You will understand that I cannot let James Preston’s spirited reply (Letters, April 18) to my observations on Portugal’s economy go unchallenged.
He cites as an example of the country’s success story the large rise in shoe production in the last few years. In reality, if you look at the figures produced by their trade association, APICCAPS, you will find it is only back to what it was running at throughout the 1990s. Mr Preston will know, from his own family’s Lancashire textile experience, that you do not build an advanced western European economy on the back of such things.
He points out that the Douro is a typical example of a declining agrarian economy and that if I travel to Porto I will find a much more thriving environment. Indeed the tourist hotspots on both sides of that city’s riverbank are buzzing with activity, but step back more than 100m and you will find street after street with shuttered shops, cafés and restaurants. For example, Rua 31st de Janeiro, often regarded as the Bond Street of Porto, is a shadow of its former self.
Regarding the Douro, it is by no means the typical agrarian economy as it is a grape-producing region, which besides the eponymous port business is making a name for itself in high quality table wines. Other regional employment there is scarce. The father of the delightful family who rent our Douro house was the general manager of a now closed-down paint factory and he cannot find work these days as a qualified engineer.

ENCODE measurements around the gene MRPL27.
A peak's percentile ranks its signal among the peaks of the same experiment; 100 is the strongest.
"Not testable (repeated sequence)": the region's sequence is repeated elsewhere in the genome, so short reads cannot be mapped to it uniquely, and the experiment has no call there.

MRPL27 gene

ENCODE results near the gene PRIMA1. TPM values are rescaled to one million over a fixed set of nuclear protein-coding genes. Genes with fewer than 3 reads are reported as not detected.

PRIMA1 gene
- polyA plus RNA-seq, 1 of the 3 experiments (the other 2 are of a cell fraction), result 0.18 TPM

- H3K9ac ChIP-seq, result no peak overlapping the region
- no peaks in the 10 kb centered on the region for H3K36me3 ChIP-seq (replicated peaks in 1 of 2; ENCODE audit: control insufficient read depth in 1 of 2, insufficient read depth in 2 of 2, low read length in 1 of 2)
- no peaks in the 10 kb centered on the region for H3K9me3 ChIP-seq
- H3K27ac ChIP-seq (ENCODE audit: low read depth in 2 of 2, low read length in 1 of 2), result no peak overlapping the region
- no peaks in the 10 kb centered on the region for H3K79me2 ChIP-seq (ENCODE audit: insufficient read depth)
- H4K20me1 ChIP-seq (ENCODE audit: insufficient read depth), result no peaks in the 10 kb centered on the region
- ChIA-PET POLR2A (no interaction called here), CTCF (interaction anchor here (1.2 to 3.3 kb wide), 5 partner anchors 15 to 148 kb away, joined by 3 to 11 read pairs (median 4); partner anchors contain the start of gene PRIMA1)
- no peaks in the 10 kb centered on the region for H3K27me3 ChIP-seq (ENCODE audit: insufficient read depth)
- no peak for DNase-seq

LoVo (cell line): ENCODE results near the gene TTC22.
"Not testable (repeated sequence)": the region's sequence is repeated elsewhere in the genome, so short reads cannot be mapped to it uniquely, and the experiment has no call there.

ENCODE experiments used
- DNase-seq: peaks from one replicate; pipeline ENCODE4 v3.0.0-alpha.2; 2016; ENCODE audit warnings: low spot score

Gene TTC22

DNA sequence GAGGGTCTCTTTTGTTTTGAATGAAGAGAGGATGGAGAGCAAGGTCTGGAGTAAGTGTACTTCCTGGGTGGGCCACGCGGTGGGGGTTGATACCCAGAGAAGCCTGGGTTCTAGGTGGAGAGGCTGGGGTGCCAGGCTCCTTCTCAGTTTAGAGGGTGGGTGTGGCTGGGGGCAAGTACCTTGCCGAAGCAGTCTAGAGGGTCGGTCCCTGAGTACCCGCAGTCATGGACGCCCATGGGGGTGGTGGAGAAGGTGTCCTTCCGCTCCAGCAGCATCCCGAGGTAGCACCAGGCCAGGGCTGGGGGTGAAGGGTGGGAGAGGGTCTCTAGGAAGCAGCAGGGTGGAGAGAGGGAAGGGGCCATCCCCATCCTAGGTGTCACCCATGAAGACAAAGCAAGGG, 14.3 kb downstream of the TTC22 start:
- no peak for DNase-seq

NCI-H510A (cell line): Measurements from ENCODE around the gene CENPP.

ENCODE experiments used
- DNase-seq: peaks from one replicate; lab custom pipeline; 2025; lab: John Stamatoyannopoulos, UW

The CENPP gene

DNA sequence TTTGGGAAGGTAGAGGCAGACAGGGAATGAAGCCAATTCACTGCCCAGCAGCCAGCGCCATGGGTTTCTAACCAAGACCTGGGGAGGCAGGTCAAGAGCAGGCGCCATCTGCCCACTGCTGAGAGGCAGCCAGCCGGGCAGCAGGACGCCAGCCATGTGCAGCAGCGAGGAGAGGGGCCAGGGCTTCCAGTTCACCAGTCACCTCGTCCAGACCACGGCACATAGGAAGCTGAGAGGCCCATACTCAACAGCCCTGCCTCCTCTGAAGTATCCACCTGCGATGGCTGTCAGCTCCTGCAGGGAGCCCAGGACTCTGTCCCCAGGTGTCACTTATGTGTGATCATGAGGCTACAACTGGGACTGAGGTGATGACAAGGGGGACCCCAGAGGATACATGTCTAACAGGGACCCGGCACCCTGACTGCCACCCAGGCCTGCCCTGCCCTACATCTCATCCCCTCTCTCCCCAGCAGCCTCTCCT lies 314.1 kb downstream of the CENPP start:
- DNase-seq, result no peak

Finally Mr Preston suggests I might spend a little more time in the industrial cities of the north of England where I would witness real industrial decline. I am actually in those parts quite often and many of those great cities are experiencing better times. Indeed, if he cares to leave the metropolitan delights of his Madrid home he will find me exhibiting at Wakefield’s award-winning Hepworth Gallery at its mid-century modern fair on June 29-30 where we could discuss the fortunes of Portugal further.
Penshurst, Kent, UK
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